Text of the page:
Despite this, nowadays I realize that most people no longer know my grandfather's name, other than perhaps being familiar with the Davey Tree Expert Company, founded in 1904 by John Davey and his sons. The company is now employee-owned, and still has a reputation for excellence. What an appropriate legacy for my grandfather - an extraordinary man living in an extraordinary time, who, when he died, left behind a much better and more beautiful world.
So now, I'd like to share his story with you.
John Davey was born in 1846 at Stawley in Somersetshire, England. The child of earnest parents of the agricultural middle-class, John learned early on many of the lessons that can only be learned on a farm. From all accounts, the family was typical of the hardy rural stock and simple living of his time. There were no telephones, radios, televisions, or movies, nor were there schools, or even books.
From his father Samuel Davey, John inherited a passion for thoroughness and the satisfaction to be gained from a job well done. Samuel was practical, hard working, and energetic, although not highly imaginative or emotional. A devout Christian, Samuel was a farm manager for William Sweet, Esquire, whose descendants still live in the charming cottage where my grandfather was born.
While Samuel was pragmatic and frugal, his wife Anne was intensely imaginative and a thorough romanticist. An equally devout member of the Church of England, she taught her family religion, and seemed to see and feel the beauties of nature. As such, I imagine her as a kind of muse to her son John, who adored her. She always encouraged her family to be curious, to challenge, and to learn. In the case of John, these seeds of wisdom fell on the fertile ground of a curious mind, where they grew and flourished to become an integral part of him. And it was his memory of his mother's love that sustained him through the times of great sorrow, loneliness, and struggle that were to come.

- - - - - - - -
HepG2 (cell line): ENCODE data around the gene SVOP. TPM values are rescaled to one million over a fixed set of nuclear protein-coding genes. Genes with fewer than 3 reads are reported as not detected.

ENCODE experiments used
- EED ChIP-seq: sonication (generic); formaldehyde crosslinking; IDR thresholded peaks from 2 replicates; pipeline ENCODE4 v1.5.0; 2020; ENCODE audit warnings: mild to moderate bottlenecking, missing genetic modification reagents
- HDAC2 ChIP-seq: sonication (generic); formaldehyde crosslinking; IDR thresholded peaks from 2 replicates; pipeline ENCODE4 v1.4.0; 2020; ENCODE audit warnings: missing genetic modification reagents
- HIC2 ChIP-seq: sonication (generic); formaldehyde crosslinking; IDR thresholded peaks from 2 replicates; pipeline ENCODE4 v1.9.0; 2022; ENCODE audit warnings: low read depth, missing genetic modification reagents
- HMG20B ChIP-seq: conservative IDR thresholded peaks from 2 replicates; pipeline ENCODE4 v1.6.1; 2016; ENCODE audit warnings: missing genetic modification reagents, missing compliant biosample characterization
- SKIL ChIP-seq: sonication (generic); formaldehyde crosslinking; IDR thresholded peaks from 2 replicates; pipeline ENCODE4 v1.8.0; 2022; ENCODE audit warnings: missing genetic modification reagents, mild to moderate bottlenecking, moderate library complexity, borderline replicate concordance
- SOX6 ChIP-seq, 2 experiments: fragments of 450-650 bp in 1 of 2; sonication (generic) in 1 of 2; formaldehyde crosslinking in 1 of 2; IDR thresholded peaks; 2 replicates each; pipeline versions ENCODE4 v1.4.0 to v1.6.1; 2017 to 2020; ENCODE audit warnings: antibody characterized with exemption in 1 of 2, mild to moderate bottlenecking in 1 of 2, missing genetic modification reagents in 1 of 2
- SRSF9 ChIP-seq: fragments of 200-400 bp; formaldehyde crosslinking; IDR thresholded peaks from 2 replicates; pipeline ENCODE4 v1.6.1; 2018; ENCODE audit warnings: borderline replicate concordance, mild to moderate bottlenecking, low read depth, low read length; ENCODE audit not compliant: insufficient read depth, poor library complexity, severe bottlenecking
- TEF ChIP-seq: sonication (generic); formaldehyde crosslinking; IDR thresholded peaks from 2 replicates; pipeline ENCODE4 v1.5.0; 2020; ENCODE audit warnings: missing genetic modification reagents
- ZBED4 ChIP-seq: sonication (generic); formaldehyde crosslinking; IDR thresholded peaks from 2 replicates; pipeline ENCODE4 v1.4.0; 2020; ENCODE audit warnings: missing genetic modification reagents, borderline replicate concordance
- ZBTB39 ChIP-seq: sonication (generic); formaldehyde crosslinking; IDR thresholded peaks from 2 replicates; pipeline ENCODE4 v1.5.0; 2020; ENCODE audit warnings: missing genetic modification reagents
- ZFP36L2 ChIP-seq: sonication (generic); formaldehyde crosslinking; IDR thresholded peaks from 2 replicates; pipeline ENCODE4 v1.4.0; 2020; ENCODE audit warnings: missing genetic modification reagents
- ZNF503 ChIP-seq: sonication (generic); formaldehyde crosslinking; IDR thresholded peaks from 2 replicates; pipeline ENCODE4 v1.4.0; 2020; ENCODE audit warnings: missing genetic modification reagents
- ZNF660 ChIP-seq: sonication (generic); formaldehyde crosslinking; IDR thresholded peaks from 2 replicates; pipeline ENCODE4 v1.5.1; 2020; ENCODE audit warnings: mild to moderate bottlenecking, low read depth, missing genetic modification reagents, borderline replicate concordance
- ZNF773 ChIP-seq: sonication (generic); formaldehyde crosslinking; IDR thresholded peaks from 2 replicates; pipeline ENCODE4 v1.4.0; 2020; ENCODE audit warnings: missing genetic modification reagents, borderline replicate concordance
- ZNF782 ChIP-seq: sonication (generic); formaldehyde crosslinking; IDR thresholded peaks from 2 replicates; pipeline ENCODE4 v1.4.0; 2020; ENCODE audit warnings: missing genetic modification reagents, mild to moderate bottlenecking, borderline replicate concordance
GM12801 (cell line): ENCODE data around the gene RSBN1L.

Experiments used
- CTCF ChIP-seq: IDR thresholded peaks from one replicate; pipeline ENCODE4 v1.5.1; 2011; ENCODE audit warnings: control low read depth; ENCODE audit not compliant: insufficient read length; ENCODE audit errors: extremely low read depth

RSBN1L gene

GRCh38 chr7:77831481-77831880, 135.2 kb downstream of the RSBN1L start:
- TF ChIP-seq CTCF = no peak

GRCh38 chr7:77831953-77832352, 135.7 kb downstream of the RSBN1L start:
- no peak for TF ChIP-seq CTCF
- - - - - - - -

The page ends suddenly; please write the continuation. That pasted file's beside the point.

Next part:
From our personal family records, in his own words, my grandfather tells the story of the first important milestone in his life:
I was nearly four years old. My father was planting potatoes, in front of our neat little cottage, on a fine May evening. I asked him if I could plant some. He opened up a trench at the end nearest the house. Then took a potato and said: "If I let you plant it, will you do it RIGHT?" "I will do what you tell me." Then, looking at me tenderly, he said, with a firm voice: "YOU MUST DO IT RIGHT, or NOT AT ALL." He then went into the house and brought out a big iron spoon, and remarked: "Here is your shovel; keep it clean." He then cut the potato in two and made a mark for each piece, telling me I must put the cut-side down, and went on to his work. I carefully laid the two halves in place, then took my shovel and looked at (what appeared to me) a big ditch that I had to fill!
Well, by sun-down I had this huge hole filled, and father showed me where I could improve on the level, or grade. After saying my little prayers I retired, but father's voice was heard: "Do it right or not at all." In the morning I awoke, and still that voice was ringing, "Do it RIGHT, or not at all."
Then came those long days of waiting. "Will they never come up?" A heavy rain packed the ground. Then I was presented with a new garden implement, a steel table fork; but it must be kept clean. With it I must keep the soil stirred. Finally a gentle rain came, and, next morning, the ground was cracking and mother told me, "Two little baby plants will be born." And the next day; what a miracle! It was not two plants, but two groups of TRIPLETS, six newborn plants! Then came the instructions, "never let the ground pack, keep it loose," and in hot weather, I would hear mother calling: "Johnnie, your plants are thirsty; come and give them a drink." Then she would get me a little pail with water, and a little tin cup, and oh! how my plants would drink! And they grew and went away ahead of any of dad's; and when the crop was dug, he had nothing that could compare with mine! I did it "RIGHT."
And this, according to my grandfather, was exactly the day when a little scientist was born!
To be continued in Part II: John Davey: Nature Becomes His Family